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Re: RE: RE: starship-design: Space Money

In a message dated 11/14/97 9:55:20 PM, you wrote:

>Actually, according to the reference I gave, those budget figures DO
>include money to maintain those facilities (and construct new ones),
>although only for the percentage of the facility that is dedicated to
>Shuttle.  In fact, cash goes to every major NASA center.  Obviously most
>of it goes to JSC and KSC.  And, no, the cost of the missions is not
>included.  For FY1996 this was $323,000,000.  It drops by 1/3 over the
>next two years.  But when we're trying to determine how much a shuttle
>mission costs, you don't include it's cargo.  But let's say we did.  Now
>we're at $9,630 per pound.  This figure does not include actual analysis
>of data, which is in a different allocation (Science) - but I think this
>is really off-limits for consideration in the cost of space-flight.
>Anyway, let's take the -entire- Human Space Flight budget for FY1996,
>which includes Shuttle, Payloads and Utilization, Space Station (my old
>division, recall), and US/Russian.  This is $5.7 billion.  Now we get
>$15,833 per pound of cargo.  This is more in-line with your figures, but
>I wonder how old they are?  Considering I had to throw all of those
>other budgets together...  The budget -can- change drastically from year
>to year.
>Just for general information, NASA's FY1998 estimates show:
>1. Human Space Flight (i.e. Station and Shuttle, including all related
>activities) = 41%
>2. Science (including Education Outreach) = 40%
>3. Communications, Core Infrastructure, Civil Service = 18%
>4. Auditing = 1%
>I also don't doubt that in the past Shuttle took up to 67%, as that
>really is not too different from the current allocations.  It's still
>the biggest (barely).  But I think that NASA's policies have been
>changing over the last couple of years (remember, also, these figures
>are for -1998-).  After all, Dan Goldin's warning was serious...
>Also, I don't disagree with you that the cost of Shuttle is enormous.
>It is indeed staggering.  I think we just disagree on the level of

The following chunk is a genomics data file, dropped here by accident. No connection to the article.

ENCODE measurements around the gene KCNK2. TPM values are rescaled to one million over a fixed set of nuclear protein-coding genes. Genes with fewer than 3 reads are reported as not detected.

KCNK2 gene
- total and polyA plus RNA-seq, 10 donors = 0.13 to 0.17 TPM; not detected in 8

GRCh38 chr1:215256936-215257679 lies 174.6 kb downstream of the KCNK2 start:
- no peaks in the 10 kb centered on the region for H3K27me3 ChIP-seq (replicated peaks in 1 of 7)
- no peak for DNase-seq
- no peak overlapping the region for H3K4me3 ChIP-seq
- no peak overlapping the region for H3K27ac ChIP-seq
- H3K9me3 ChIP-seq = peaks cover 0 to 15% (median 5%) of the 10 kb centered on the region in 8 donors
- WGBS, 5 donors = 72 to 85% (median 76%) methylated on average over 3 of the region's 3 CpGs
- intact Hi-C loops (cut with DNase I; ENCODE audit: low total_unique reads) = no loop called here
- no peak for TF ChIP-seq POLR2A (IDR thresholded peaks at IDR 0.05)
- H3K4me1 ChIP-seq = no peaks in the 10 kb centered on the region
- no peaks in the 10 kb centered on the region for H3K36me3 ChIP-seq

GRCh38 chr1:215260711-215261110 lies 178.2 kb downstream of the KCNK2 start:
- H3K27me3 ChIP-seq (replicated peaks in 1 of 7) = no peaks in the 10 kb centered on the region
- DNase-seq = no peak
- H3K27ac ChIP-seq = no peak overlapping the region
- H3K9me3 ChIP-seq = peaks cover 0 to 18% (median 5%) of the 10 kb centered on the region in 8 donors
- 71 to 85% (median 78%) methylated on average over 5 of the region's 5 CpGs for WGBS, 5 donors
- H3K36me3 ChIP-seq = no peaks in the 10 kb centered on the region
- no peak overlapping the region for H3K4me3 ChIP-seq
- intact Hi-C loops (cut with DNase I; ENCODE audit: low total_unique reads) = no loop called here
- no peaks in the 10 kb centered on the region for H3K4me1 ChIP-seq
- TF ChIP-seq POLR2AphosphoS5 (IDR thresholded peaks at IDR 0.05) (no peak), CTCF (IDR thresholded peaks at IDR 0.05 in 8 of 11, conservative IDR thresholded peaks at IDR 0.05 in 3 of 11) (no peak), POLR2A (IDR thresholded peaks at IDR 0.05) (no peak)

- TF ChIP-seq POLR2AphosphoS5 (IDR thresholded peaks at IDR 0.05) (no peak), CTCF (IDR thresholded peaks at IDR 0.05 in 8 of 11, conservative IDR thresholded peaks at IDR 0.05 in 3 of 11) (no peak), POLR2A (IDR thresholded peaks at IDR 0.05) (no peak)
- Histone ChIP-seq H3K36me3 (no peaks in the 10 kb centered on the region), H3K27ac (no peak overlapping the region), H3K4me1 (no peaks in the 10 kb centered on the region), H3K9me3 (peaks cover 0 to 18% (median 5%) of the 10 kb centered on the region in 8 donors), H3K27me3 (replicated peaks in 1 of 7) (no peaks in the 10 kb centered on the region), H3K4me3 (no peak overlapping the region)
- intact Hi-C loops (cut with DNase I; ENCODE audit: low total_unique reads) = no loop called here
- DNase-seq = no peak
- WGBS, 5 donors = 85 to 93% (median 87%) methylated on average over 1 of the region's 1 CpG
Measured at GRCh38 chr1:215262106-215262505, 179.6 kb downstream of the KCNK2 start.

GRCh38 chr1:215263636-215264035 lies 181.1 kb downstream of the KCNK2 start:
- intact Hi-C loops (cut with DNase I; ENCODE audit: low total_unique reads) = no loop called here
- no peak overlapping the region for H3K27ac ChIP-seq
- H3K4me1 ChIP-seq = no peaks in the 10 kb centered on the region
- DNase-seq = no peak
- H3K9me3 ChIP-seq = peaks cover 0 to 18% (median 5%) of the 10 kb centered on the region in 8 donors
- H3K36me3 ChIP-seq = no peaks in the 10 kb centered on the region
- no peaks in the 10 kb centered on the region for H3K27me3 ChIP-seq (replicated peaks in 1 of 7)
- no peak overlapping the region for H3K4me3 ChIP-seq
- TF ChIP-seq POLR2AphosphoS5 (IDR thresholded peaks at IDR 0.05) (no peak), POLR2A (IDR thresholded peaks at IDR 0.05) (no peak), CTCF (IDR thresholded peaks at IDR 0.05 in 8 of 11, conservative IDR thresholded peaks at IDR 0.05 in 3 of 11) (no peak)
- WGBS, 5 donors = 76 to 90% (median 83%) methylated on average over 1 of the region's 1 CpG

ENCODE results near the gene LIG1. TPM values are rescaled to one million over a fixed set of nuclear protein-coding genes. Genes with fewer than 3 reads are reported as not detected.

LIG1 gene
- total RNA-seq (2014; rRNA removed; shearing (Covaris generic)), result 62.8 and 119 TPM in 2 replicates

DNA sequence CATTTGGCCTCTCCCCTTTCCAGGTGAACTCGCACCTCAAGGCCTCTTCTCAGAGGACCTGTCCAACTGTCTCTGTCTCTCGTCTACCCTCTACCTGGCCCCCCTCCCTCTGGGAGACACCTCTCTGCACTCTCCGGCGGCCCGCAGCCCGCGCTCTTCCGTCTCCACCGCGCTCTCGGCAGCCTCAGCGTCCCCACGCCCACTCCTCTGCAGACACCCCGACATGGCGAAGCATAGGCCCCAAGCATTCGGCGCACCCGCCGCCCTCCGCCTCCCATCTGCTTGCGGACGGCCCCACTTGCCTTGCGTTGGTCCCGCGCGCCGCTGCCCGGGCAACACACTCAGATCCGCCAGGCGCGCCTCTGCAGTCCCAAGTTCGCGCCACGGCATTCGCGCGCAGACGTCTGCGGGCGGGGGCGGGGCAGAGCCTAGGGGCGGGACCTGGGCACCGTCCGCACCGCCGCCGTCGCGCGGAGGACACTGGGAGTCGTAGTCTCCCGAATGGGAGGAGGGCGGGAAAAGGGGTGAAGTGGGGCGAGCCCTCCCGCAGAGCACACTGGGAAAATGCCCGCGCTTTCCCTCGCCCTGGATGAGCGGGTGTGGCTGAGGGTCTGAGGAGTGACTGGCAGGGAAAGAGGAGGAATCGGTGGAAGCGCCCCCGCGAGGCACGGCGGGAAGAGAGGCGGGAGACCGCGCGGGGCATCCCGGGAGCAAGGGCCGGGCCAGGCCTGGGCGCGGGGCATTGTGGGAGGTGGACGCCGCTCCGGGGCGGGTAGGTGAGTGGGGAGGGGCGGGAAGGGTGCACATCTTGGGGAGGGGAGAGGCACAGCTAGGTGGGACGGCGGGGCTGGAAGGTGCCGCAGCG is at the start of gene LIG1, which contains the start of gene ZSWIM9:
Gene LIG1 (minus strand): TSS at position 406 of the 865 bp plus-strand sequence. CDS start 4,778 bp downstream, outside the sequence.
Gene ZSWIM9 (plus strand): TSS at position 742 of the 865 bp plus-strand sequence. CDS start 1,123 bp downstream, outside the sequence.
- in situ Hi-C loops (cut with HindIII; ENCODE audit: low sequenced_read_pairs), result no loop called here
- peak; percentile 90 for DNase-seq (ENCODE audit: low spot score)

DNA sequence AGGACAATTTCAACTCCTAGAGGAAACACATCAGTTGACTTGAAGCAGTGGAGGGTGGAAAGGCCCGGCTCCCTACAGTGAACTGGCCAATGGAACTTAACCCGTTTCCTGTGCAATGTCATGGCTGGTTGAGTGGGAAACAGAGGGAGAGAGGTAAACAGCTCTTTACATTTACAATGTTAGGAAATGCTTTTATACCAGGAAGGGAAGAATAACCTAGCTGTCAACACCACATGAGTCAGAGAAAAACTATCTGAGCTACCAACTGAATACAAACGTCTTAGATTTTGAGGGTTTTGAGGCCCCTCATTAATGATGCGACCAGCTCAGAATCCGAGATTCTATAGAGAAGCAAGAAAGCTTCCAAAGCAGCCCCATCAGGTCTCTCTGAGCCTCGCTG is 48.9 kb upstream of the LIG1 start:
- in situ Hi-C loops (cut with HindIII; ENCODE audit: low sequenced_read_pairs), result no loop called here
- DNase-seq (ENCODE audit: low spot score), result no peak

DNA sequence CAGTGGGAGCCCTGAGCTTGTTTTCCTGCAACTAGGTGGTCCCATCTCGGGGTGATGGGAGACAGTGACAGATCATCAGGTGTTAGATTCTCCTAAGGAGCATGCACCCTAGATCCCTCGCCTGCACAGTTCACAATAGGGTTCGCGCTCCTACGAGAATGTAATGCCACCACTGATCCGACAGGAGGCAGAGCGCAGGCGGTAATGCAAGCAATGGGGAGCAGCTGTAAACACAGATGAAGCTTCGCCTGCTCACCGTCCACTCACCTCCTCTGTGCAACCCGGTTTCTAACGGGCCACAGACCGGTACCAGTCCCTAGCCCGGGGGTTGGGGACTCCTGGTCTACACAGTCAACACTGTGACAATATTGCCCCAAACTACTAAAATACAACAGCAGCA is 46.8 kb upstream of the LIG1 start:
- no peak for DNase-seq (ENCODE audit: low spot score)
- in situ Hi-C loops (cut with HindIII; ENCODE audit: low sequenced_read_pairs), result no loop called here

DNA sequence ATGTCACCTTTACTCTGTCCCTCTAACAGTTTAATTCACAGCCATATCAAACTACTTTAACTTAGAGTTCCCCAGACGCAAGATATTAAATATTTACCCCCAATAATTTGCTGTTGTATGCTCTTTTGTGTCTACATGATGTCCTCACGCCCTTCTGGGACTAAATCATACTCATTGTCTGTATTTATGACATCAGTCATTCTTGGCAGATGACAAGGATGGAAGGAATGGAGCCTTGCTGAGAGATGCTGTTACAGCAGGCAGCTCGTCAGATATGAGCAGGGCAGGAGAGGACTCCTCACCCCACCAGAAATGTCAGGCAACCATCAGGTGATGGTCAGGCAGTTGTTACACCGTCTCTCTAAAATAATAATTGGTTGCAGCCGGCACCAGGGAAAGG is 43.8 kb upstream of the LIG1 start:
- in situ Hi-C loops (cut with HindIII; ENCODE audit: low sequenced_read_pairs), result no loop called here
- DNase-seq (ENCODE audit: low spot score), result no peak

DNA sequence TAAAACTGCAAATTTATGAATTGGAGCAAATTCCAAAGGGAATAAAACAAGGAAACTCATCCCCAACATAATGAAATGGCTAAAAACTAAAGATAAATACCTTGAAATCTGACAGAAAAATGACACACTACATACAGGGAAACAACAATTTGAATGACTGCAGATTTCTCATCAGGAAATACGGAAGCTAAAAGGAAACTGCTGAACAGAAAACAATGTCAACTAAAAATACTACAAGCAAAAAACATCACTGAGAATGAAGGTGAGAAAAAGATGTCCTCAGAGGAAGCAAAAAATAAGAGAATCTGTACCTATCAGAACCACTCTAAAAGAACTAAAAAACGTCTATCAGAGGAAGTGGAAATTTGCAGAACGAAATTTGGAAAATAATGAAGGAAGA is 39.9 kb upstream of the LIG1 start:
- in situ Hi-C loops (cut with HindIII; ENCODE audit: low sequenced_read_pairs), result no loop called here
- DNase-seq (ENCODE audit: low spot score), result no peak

>David Levine

Yeah ignoring the details my numbers when I worked in shuttle flight planning
were whispered at about $20,000 per pound, yours are about $10,000.  That
would make a fully loaded shuttle at best, be as expensive as a fully loaded
Titan booster.  A hellishly high amount for a reusable system.  

Most of this cost is in labor hours.  It took about 3-4,000 people in KSC
about 3-4 months to prep the shuttles (not including cargo) for launch.
 Thats about 1,000 man years.  Given the old labor hours cost numbers I
remember that would come to $100,000,000 to $300,000,000 in labor/benifits
and overhead.  Add in a few replacement parts (like the external tank) and
you get to a quarter to maybe .4 billion pretty quickly.  (NASA's been
streamlining a lot the last couple years so the lower numbers are probably
better.)  Then you add in the costs of the mission stuff, astronaut training,

All in all its hardly surprizing that the companies offering to build SSTO's
were confident they could cut costs a factor of 10.

I saw an interview with a couple of the old astronauts (Matingly and Conrad)
 They joked that NASA did an excelent job, under bad conditions, to do the
shuttle.  But they did a great job of building the wrong ship.  I.E. a do
anything, reusable cheap to build, uses lots of existing facilities, can act
as a space station or cargo craft, space ship.